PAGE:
True, we actually haven’t yet built that 2,000-mile-long wall from San Diego to Brownsville that Trump’s been asking for. But the approximately 650 miles of barriers already in place, if nothing else, are proof-positive that people are smarter than walls, meaning they’ve gotten good at figuring out how to get over, under or around them without much trouble.

Meanwhile, Trump’s made-for-TV-this-will-get-me-re-elected human rights crisis is hardly confined to the border.

Last week, KJZZ, the Valley’s National Public Radio affiliate, reported on the chaos (my word) that’s ensued in the wake of the federal government’s embarrassingly inept policy (my characterization) of releasing hundreds of refugees without notice by dumping them at local bus stations and churches.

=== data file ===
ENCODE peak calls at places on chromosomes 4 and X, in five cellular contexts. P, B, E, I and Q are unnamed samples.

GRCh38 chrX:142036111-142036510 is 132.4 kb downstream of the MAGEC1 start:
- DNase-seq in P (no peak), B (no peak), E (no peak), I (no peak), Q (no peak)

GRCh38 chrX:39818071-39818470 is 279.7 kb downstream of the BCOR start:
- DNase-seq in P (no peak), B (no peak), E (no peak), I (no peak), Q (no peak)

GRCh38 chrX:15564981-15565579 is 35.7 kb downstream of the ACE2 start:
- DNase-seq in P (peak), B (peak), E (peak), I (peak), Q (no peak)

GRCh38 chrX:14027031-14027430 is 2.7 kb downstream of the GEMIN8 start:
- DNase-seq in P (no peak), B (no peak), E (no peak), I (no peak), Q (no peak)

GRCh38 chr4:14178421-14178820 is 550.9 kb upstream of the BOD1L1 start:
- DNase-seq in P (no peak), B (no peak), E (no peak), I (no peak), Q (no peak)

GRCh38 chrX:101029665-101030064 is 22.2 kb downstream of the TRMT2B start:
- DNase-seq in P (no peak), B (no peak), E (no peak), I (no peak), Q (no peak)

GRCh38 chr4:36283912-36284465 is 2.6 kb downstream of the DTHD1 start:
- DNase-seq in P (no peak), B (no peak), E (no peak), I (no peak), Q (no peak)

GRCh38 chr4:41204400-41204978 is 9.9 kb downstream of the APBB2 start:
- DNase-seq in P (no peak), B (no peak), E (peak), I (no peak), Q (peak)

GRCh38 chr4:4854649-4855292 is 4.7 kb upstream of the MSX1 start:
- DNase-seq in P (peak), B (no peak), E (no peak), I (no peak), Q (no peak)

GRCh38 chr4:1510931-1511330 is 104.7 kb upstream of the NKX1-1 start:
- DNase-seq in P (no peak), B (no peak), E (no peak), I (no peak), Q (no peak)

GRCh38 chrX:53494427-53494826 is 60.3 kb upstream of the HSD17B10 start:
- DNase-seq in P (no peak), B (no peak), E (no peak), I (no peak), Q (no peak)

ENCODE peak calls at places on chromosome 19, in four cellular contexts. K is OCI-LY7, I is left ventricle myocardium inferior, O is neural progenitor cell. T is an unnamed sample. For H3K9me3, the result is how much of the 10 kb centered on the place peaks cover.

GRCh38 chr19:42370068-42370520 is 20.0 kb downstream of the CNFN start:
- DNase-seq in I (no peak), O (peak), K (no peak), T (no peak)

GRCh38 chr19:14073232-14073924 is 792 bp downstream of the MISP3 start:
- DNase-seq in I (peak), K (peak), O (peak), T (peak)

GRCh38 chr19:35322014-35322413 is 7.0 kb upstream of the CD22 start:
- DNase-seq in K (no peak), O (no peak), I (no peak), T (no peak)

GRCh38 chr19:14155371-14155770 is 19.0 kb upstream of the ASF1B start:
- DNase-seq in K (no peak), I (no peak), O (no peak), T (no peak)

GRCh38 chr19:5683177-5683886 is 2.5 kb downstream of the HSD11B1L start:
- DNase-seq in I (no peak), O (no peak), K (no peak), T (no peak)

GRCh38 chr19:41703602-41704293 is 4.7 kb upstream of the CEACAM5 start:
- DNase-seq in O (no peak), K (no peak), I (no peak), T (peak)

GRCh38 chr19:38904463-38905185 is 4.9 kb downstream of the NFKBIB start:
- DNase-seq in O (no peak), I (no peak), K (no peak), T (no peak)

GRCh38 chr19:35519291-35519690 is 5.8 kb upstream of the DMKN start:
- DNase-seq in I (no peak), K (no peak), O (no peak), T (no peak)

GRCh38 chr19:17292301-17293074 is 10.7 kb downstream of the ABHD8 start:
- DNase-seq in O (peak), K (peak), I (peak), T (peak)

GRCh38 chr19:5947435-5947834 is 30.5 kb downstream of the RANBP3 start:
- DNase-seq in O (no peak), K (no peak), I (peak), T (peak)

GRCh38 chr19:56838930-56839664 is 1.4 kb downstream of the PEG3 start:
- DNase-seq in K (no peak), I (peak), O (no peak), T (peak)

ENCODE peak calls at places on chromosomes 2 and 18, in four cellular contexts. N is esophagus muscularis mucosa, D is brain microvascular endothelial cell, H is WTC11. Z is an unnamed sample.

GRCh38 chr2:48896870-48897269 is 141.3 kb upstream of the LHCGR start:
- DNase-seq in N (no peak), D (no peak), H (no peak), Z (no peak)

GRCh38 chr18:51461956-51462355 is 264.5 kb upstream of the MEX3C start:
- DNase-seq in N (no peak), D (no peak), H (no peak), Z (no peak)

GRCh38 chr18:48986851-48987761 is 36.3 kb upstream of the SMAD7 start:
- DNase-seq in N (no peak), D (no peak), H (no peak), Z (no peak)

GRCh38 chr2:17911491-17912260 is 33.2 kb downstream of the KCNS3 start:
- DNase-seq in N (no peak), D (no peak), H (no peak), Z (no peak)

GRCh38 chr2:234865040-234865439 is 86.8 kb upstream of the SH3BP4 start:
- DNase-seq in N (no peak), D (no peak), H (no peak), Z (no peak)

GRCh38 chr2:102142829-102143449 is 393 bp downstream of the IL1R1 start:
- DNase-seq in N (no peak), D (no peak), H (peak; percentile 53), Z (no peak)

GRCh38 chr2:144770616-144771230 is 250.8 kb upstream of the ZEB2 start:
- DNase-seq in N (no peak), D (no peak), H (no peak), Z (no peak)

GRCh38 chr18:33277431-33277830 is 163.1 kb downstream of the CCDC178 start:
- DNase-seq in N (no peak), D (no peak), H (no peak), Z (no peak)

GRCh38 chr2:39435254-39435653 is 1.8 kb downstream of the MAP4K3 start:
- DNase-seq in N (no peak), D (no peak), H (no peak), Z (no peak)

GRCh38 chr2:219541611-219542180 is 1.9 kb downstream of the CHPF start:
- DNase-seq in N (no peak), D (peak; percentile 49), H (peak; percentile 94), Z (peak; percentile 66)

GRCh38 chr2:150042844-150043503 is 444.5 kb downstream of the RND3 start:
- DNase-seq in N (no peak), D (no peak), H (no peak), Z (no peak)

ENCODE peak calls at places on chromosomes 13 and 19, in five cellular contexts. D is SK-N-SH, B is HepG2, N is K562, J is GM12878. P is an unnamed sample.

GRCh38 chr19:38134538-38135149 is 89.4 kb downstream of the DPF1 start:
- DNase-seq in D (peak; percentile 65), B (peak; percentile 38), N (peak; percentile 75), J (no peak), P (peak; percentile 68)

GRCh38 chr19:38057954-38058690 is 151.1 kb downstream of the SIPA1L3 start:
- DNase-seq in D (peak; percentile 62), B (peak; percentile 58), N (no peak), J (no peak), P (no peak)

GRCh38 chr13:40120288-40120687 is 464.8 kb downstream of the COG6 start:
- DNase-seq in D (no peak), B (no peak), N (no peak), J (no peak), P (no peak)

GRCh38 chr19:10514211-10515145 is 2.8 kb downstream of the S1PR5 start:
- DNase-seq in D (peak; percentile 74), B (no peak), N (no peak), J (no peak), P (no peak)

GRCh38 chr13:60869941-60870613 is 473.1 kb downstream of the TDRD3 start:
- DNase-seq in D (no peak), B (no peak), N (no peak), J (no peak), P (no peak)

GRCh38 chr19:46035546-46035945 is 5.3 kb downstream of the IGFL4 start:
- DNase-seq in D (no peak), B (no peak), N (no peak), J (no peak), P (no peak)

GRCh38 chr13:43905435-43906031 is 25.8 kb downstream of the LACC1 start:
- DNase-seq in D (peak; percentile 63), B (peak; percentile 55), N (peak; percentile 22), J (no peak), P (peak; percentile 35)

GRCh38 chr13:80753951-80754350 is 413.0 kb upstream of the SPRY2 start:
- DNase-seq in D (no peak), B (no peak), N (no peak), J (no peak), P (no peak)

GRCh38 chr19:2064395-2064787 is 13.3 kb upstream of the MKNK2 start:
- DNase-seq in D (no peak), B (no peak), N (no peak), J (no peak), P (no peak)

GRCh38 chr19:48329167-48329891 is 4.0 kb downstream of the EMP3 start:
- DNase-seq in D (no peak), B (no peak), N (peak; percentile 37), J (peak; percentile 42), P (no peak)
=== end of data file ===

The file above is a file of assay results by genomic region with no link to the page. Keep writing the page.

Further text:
“Advocates said U.S. Immigration and Customs Enforcement (ICE) released hundreds more migrants and asylum seekers [last weekend] than the agency had told volunteers to expect, and the system to help them was overwhelmed,” KJZZ’s Matthew Casey reported. “Since early October, ICE has been releasing families to Valley churches and activists who give the migrants temporary shelter, food and healthcare.”

The system that church volunteers have created spontaneously to help the refugees is a testament to the proverbial kindness of strangers, and not any grand plan devised by federal immigration officials on how best to address the record flow of refugees from Central America.